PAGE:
As for the other three, well I don’t think many people are predicting that J.K. Rowling will be on the list yet I would be quite chuffed if she was – it would get people talking, the book deals with current themes and it might get me to finally read it which I have been saying I will for ages. If ‘Bitter Greens’ gets on the longlist I will be talking about it to everyone because it is the retelling of Rapunzel and we all know that is my favourite fairytale and I named my duck after her when I was four. I have just had this in the post and have been sooooooooo excited, I am saving it for some long journeys I have coming up. Finally, the Flynn, why not? It has been a huge seller, everyone has been talking about it and the twists and turns and characters, even if you love to loathe them, are great. Though of course it is a crime novel and so may be written off for that, it could be a dark horse though.

I know I have missed out some of the big hitters like Barbara Kingsolver, Tracy Chevalier, Aminatta Forna, Nicola Barker and Rose Tremain (who I now desperately want to read the works of as though Gran and my mother love her I haven’t but The Beard’s mother yesterday was raving about her and we seem to be on an authorish wavelength) but I wanted to have a different and varied list overall. I wouldn’t be upset if any of them were on it. I also debated ‘The Friday Gospels’ by Jenn Ashworth, yet didn’t think there would be two books with ‘gospel’ in the title, why I don’t know and ‘Red Joan’ by Jennie Rooney. I mulled over some other debuts like  ‘The Innocents’ by Francesca Segal and I couldn’t work out if Katherine Boo was eligible, though I really want to read it but then decided I just couldn’t second guess it could I?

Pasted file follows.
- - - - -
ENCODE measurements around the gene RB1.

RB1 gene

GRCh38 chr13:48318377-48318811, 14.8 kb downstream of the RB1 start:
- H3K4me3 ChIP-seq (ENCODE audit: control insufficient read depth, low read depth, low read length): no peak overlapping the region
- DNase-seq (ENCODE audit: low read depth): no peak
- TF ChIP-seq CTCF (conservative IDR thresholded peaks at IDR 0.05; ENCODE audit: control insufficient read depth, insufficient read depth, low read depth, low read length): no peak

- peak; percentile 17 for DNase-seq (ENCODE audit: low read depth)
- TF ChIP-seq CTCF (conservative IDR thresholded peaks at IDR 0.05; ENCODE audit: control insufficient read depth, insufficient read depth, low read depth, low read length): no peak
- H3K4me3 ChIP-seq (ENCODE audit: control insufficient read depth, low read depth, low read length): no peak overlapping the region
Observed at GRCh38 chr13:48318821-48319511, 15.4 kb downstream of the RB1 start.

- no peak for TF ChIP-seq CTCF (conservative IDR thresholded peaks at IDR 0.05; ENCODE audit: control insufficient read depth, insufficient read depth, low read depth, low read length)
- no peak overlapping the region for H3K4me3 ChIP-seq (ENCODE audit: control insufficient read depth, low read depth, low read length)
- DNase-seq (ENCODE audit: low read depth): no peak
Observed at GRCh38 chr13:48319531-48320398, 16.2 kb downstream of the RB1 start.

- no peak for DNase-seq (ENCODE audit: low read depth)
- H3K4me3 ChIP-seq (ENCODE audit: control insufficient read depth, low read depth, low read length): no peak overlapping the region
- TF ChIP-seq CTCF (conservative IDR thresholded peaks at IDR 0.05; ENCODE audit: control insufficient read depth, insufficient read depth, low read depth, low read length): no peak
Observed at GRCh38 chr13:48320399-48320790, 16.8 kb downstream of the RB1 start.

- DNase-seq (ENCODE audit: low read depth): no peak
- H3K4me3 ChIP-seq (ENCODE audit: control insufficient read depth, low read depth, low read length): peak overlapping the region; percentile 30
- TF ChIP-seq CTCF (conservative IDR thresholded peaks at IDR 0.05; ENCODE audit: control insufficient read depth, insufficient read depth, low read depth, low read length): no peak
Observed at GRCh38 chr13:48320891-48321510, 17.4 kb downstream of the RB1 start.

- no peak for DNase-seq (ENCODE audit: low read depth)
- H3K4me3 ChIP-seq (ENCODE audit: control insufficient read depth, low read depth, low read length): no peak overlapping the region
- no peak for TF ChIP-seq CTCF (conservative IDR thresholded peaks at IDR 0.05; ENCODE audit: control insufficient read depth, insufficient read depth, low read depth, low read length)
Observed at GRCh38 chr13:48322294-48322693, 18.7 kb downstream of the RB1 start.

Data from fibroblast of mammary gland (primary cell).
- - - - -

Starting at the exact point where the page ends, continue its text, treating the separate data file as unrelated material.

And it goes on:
Yet that is part of the fun isn’t it, the fact that no one could guess the longlist because there are so many eligible books that have come out in the last twelve months and we have no idea how many books have been put forward. Plus how dull would it be if we could guess? One of the things that is great about the longlist is finding a whole new selection of books and authors you have never heard of before and want to go and find out more about. I am getting even more excited about the prize now.

I will report back when the list is announced at some point tomorrow, I am hoping really early. In the meantime which books do you think might just make the longlist, which ones would you be particularly thrilled to see?